What to do if you have an Auto Accident
Automotive Accidents and what you should know…
November 3, 2017
Often, around this time of year in Seattle, we see an increased number of patients who have been involved in some manner of automobile collision – whether major of minor. The insides of our windows are foggy, the light is flat, the roads are wet, and well... if you're ever had a fender-bender, you know the rest... If you’re already in this situation, and want to contact me directly, or schedule a Chiropractic Appointment to get checked out, click here.
If you're one of the over 100,000 Washington Drivers that end up in this situation each year, it pays to know what to do - and it may not always be what you would think at first! Usually on the back of your insurance card, there are a few quick guidelines – Pull over to a safe location out of traffic if currently unsafe, Call the Police, Call your Insurance Company, and don’t discuss fault with the other party.
While these suggestions are a reasonable start, they don’t give much guidance for what to do in the hours, days, and weeks following a car insurance claim - when to see a doctor, what to expect - and when it comes to dealing with insurance companies, and attorneys, who to trust, and who actually has your best interests in mind.
Hopefully, if you find yourself in such a situation, both you, and the other driver both have insurance. If one or both parties don’t have insurance, things can get sticky pretty quickly, and sometimes that means it’s time to think about contacting an attorney.
If you do have insurance, hopefully you have what is called “PIP”, which stands for Personal Injury Protection, and is the first and best insurance to use any time there has been an automobile collision, whether it’s your fault or not. I see many patients who were involved in a collision, where the other driver was at fault, and their sense of right and wrong tells them “I’m not at fault, why should my insurance be paying?” The answer to this is simple: You have a contract with your insurance company, and you pay them for the benefit of receiving care, when and if you need it. In contrast, you
do not have a contract with the other party’s insurance, and they have no contractual obligation to you at all. They may have a legal obligation for damages, but they have a bureaucracy in place that will make dealing with a error on your cable bill like a walk in the park, no matter how friendly they may be on the phone at first.
So, in short, here are the best reasons to use your PIP coverage:
<![if !supportLists]>1. <![endif]>PIP is a contract between you and your insurance company
<![if !supportLists]>2. <![endif]>PIP Pays for your Medical Bills as you get Care
<![if !supportLists]>3. <![endif]>PIP pays your providers directly, so you don’t have deal with all of the paperwork, or pay out of pocket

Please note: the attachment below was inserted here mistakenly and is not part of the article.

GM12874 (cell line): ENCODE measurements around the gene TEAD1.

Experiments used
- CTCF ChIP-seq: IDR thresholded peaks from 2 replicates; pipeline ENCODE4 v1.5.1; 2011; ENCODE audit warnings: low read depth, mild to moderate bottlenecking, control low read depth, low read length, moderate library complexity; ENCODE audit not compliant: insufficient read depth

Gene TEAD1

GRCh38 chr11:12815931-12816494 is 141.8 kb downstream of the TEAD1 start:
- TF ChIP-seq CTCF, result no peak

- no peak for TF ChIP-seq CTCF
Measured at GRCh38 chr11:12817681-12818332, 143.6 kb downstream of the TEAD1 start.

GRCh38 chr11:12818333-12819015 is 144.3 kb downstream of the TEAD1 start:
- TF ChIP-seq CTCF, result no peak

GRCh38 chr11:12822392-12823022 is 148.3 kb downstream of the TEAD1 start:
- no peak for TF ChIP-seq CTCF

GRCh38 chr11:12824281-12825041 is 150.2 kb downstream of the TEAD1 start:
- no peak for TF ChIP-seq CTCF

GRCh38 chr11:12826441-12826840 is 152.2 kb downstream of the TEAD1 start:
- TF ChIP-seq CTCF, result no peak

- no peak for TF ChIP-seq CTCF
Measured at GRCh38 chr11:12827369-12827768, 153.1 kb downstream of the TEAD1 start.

<![if !supportLists]>4. <![endif]>PIP Travels with you, as a pedestrian, cyclist, or passenger of another driver.
<![if !supportLists]>5. <![endif]>PIP will pay for lost wages
<![if !supportLists]>6. <![endif]>PIP will pay for the things you cannot due because of the accident – Housework, Yardwork, caring for a dependent, etc.
One of the predictably worse courses to take, when injured in a motor vehicle collision is to insist on using the other party’s insurance if the other party was at fault. While it may feel “right” that the other party’s insurance pay for your health care, that is not what it’s designed for. First and foremost, when you are relying on the other party’s insurance, you will have to cover all of the bills as they occur, leaving you out of pocket all of the cost of treatment – if there are emergency room visits, special tests, such as MRI’s or X-Ray’s, or a stay overnight, this could literally be thousands of dollars that you have to come up with until the case settles – sometimes years later, if at all. I say “if at all”, because the 3rd party adjuster can make the determination, not just for chiropractic, massage, or rehabilitative work, but even for routine care or special tests done under the direction of your primary care doctor, that these expenses are “Not Medically Necessary”. It is true, 3rd the other party’s insurance does have its place – namely to pay for property damages to your vehicle, and as a fallback if your PIP benefits become exhausted, or if you do not have PIP coverage and the collision is deemed to be their fault – but that is the only time 3rd party insurance should be used.
Here are biggest problems, and why we don’t take 3rd party insurance:
<![if !supportLists]>1. <![endif]>There is no contract between you and the 3rd party insurer – they have no contractual obligation to at all
<![if !supportLists]>2. <![endif]>You will be responsible for paying all medical bills until the case settles – which could be months or years
<![if !supportLists]>3. <![endif]>You are vulnerable to the 3rd party adjuster deciding after the fact, that the bills are not reasonable or necessary, which means you will be stuck with the bills.
For this reason, our office will not take 3rd party insurance cases unless the following conditions are met: 1) You retain an attorney, 2) You agree to have a medical lien filed against the settlement, and 3) You agree to pay for both the medical lien filing fee with the State of Washington, as well being responsible for paying the fee to release the lien. These are unfortunate steps, but are necessary after having entire claims, small and large both, dismissed by the 3rd party insurer as “Not Medically Necessary”, which then forces us to collect the full cost of our services from the unhappily surprised patient.
While the back of your insurance card offers some guidance for what to do, here is what I consider “Best Practices” for what to do if you are involved in a collision, (Borrowed from a local Personal Injury firm)
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